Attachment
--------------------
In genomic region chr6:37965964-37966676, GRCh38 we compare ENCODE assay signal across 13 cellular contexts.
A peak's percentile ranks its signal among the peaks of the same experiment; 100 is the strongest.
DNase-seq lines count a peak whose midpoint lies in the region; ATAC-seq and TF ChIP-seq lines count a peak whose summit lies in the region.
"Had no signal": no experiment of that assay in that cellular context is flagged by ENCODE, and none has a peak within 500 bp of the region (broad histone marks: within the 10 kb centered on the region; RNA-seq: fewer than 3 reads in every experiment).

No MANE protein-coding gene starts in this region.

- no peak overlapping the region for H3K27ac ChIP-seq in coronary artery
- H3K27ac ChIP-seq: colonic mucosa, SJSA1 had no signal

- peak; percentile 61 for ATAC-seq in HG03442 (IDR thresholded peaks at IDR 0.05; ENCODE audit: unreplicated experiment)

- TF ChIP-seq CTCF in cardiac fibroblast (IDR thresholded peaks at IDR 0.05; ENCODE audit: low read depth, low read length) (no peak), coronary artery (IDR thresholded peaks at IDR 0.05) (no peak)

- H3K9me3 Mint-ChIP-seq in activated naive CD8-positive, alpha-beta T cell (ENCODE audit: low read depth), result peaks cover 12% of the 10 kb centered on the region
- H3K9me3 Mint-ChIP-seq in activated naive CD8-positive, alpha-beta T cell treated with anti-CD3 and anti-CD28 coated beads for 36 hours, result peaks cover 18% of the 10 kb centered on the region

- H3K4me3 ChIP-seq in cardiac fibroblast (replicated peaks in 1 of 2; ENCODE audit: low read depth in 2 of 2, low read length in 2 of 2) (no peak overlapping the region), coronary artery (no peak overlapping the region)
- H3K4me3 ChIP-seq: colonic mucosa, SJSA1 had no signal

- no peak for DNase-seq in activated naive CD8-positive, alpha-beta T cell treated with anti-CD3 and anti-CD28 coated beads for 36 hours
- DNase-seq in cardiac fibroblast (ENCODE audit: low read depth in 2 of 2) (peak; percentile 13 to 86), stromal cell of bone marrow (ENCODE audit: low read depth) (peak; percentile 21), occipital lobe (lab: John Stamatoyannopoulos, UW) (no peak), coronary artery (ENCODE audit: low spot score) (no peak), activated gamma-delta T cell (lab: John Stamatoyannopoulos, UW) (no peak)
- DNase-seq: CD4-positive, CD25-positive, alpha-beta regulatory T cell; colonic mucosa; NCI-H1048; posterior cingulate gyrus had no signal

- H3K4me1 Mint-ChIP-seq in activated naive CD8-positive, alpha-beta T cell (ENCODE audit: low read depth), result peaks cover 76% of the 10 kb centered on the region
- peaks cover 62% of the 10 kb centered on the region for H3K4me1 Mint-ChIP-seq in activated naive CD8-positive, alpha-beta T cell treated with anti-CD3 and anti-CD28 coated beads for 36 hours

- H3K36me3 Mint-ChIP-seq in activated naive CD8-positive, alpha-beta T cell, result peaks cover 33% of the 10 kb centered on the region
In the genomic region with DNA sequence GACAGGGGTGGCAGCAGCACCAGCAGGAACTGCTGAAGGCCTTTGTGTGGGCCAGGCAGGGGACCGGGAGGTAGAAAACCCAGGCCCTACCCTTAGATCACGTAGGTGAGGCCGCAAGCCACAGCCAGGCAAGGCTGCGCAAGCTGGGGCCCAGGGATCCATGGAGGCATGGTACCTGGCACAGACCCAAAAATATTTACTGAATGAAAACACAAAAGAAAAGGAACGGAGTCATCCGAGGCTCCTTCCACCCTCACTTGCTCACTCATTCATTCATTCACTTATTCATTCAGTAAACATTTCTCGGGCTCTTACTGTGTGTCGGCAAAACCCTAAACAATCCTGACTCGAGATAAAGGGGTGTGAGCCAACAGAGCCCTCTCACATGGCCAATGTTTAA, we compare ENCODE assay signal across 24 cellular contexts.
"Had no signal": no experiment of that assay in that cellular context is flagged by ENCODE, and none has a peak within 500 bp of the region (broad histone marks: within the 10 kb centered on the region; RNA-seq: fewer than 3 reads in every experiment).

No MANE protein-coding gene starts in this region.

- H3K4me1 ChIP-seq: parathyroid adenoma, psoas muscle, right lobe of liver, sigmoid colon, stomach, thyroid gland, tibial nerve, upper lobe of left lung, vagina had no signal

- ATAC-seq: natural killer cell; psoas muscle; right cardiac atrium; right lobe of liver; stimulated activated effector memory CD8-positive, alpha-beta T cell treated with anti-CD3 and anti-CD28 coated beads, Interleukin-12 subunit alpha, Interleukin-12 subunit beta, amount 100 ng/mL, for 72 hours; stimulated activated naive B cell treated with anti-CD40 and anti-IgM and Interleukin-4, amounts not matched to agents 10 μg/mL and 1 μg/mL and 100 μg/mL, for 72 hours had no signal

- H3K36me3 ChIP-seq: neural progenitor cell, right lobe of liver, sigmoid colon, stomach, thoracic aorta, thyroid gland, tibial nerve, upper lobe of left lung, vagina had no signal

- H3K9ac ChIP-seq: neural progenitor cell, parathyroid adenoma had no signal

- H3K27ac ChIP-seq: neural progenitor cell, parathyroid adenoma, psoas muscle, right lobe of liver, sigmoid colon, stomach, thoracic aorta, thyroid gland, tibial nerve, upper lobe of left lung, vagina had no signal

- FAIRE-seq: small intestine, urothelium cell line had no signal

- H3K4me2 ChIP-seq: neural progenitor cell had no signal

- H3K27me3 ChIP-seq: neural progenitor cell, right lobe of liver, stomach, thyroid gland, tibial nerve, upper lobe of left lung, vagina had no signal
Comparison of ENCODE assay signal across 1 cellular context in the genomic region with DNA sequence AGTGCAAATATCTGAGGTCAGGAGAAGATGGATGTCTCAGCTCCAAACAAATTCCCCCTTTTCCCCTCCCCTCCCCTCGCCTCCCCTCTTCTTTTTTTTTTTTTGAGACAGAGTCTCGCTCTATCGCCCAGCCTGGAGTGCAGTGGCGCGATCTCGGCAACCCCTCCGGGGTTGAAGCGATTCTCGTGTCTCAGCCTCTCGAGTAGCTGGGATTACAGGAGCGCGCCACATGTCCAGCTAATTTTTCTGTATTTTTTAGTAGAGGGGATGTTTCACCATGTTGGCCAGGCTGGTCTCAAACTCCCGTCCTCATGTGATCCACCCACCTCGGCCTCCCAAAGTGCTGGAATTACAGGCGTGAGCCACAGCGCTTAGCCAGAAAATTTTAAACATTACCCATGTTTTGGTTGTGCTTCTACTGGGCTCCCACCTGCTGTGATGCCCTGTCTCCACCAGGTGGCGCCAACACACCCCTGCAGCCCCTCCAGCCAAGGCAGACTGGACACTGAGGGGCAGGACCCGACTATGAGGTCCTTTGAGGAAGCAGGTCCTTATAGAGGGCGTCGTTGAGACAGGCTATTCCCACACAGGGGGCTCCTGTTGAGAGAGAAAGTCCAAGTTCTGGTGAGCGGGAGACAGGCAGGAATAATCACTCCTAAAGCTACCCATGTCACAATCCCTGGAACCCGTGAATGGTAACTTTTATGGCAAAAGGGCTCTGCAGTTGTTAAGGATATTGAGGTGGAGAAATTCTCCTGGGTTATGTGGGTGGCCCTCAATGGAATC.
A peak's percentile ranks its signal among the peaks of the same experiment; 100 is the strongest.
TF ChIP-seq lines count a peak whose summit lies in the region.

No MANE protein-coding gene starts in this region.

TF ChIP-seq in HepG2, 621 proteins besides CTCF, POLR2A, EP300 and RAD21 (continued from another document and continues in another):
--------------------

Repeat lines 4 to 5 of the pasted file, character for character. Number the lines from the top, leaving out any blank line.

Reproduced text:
"Had no signal": no experiment of that assay in that cellular context is flagged by ENCODE, and none has a peak within 500 bp of the region (broad histone marks: within the 10 kb centered on the region; RNA-seq: fewer than 3 reads in every experiment).

No MANE protein-coding gene starts in this region.